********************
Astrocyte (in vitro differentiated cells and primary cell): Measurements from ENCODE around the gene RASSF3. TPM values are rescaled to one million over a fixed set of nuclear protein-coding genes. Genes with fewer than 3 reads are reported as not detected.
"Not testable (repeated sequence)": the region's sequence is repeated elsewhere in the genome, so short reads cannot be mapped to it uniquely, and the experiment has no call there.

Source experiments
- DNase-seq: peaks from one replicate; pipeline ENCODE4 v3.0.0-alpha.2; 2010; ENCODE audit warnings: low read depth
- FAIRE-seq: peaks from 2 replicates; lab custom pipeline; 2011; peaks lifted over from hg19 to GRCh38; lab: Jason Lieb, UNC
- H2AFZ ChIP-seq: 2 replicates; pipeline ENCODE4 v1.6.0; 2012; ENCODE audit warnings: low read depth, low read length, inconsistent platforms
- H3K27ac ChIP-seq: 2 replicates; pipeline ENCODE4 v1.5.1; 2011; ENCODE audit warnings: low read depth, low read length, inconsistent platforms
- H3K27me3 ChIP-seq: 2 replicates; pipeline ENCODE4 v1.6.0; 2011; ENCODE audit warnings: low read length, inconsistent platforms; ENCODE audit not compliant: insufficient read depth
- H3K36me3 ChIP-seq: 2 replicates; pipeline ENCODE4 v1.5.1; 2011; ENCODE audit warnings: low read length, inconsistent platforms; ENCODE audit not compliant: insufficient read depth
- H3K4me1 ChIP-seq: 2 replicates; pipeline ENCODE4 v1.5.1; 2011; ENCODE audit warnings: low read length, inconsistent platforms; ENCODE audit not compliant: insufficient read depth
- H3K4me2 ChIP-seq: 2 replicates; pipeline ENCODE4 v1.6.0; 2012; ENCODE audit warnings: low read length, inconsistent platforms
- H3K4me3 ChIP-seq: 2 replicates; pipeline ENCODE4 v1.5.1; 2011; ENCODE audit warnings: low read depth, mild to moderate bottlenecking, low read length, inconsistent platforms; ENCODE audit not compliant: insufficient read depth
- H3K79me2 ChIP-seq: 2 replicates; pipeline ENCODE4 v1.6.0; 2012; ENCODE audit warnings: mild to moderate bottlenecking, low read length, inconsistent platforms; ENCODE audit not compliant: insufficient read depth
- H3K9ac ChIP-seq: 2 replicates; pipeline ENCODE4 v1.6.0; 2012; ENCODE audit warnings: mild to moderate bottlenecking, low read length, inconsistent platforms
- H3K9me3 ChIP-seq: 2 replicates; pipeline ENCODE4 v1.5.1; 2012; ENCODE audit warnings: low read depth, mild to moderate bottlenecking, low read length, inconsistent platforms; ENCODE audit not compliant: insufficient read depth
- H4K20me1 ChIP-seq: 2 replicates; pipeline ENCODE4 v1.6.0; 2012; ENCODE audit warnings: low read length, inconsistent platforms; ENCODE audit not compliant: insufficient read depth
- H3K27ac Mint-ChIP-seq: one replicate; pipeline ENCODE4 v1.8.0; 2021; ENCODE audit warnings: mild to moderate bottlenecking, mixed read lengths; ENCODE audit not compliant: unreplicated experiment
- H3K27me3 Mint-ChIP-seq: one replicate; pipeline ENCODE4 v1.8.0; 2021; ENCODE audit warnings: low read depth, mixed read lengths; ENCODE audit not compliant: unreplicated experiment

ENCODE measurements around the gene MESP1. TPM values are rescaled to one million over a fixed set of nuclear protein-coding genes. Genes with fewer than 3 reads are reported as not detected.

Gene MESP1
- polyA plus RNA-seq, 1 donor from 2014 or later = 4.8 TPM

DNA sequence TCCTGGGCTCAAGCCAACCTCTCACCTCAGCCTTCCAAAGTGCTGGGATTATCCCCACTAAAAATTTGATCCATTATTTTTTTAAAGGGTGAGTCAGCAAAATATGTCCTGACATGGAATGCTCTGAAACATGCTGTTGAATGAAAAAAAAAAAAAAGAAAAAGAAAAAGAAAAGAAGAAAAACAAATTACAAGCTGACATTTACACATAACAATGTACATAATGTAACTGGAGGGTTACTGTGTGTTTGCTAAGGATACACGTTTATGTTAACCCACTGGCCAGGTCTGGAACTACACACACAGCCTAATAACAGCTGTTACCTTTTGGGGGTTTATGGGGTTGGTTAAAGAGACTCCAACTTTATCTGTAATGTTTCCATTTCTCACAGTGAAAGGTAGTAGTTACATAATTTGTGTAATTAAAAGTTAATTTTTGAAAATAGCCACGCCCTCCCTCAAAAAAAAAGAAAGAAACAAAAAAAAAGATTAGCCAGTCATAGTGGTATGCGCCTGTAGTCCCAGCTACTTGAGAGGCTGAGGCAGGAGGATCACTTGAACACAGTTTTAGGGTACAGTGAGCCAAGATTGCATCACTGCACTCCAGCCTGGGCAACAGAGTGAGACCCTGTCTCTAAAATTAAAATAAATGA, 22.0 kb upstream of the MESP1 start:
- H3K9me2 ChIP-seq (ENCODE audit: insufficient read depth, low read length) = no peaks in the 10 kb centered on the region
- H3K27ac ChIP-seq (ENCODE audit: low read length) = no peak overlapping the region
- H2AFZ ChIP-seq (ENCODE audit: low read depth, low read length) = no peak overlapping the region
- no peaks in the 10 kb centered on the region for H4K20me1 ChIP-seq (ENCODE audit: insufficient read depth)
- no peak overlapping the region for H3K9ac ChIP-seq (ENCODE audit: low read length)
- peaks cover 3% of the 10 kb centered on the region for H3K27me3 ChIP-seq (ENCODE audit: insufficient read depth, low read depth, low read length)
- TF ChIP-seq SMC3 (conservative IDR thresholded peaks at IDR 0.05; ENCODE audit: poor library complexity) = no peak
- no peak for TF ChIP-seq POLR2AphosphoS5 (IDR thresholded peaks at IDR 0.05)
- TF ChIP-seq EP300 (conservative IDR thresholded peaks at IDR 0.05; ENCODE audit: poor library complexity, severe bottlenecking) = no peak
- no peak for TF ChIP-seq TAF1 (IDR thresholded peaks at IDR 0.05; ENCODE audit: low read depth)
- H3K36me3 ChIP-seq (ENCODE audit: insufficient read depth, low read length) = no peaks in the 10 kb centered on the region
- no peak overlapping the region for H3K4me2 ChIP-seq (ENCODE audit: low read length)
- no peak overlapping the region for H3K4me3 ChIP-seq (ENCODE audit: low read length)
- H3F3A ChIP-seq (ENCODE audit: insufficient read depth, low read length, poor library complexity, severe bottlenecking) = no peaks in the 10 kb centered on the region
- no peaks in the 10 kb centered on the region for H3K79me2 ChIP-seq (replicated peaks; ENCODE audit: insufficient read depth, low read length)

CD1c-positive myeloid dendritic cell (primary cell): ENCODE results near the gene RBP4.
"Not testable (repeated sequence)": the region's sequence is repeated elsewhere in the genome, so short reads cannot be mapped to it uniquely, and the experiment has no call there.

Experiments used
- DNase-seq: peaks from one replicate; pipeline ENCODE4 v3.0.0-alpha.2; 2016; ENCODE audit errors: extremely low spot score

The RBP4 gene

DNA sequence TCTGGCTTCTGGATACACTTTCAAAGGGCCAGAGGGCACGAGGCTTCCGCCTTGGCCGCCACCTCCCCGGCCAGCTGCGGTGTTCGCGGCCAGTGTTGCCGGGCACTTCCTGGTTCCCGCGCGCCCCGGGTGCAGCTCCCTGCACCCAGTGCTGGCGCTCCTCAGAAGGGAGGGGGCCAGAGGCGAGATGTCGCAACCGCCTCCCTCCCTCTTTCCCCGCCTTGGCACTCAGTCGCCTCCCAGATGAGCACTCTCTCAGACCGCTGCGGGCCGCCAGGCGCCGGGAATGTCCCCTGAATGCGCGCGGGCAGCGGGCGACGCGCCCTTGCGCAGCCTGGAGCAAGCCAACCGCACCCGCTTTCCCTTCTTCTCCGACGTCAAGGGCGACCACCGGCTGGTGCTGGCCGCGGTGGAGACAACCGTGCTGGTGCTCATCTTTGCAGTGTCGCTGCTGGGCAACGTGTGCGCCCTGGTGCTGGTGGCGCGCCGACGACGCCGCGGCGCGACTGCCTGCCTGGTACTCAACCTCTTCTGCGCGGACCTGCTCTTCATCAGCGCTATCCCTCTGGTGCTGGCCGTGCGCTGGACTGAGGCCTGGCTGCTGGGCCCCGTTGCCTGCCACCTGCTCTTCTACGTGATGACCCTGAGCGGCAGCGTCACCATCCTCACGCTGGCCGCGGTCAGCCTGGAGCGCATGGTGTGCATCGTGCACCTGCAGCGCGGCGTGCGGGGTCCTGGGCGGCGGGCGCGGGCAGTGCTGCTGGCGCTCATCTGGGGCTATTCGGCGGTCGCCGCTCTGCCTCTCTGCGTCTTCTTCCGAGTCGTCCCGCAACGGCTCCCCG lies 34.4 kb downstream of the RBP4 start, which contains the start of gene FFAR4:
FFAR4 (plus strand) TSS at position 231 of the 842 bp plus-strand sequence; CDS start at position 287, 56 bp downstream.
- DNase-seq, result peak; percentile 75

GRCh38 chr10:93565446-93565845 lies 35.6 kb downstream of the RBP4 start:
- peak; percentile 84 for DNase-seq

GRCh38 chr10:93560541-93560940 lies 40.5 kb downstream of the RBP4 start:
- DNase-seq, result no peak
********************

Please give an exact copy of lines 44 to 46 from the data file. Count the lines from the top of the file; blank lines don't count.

FFAR4 (plus strand) TSS at position 231 of the 842 bp plus-strand sequence; CDS start at position 287, 56 bp downstream.
- DNase-seq, result peak; percentile 75

GRCh38 chr10:93565446-93565845 lies 35.6 kb downstream of the RBP4 start: